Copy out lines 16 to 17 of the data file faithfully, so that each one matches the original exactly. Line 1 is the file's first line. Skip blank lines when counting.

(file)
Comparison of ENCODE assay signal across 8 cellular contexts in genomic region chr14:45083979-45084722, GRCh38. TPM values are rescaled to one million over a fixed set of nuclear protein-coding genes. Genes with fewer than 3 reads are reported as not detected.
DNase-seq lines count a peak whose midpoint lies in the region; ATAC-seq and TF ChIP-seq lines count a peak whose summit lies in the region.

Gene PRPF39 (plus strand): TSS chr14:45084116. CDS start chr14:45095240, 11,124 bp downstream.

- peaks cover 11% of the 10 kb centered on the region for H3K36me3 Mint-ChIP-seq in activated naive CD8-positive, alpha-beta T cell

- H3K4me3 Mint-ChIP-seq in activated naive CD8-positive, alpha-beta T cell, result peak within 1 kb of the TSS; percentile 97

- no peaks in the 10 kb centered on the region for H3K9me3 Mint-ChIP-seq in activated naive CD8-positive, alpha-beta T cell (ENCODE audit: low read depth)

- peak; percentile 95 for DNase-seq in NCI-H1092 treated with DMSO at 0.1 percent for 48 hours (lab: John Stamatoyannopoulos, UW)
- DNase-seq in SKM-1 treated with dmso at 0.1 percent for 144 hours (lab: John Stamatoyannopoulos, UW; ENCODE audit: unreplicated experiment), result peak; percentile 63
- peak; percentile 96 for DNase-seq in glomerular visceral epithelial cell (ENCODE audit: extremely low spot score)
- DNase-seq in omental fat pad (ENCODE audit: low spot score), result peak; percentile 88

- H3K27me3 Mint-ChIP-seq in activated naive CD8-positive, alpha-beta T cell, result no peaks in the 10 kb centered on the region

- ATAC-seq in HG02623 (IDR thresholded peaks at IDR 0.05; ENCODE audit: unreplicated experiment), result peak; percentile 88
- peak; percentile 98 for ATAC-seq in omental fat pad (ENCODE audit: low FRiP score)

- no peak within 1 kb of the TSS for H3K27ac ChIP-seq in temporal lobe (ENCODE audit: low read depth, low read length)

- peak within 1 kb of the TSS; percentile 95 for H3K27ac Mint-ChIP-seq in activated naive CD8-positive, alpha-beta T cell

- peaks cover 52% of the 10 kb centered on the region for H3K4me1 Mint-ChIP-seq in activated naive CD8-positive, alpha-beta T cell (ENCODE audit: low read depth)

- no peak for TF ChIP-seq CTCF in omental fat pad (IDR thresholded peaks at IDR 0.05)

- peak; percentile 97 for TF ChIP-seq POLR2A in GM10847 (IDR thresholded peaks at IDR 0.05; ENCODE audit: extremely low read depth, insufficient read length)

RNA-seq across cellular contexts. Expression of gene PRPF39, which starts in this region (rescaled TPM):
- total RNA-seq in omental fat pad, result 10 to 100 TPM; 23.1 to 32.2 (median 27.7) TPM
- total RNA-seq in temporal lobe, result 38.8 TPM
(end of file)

- peaks cover 52% of the 10 kb centered on the region for H3K4me1 Mint-ChIP-seq in activated naive CD8-positive, alpha-beta T cell (ENCODE audit: low read depth)

- no peak for TF ChIP-seq CTCF in omental fat pad (IDR thresholded peaks at IDR 0.05)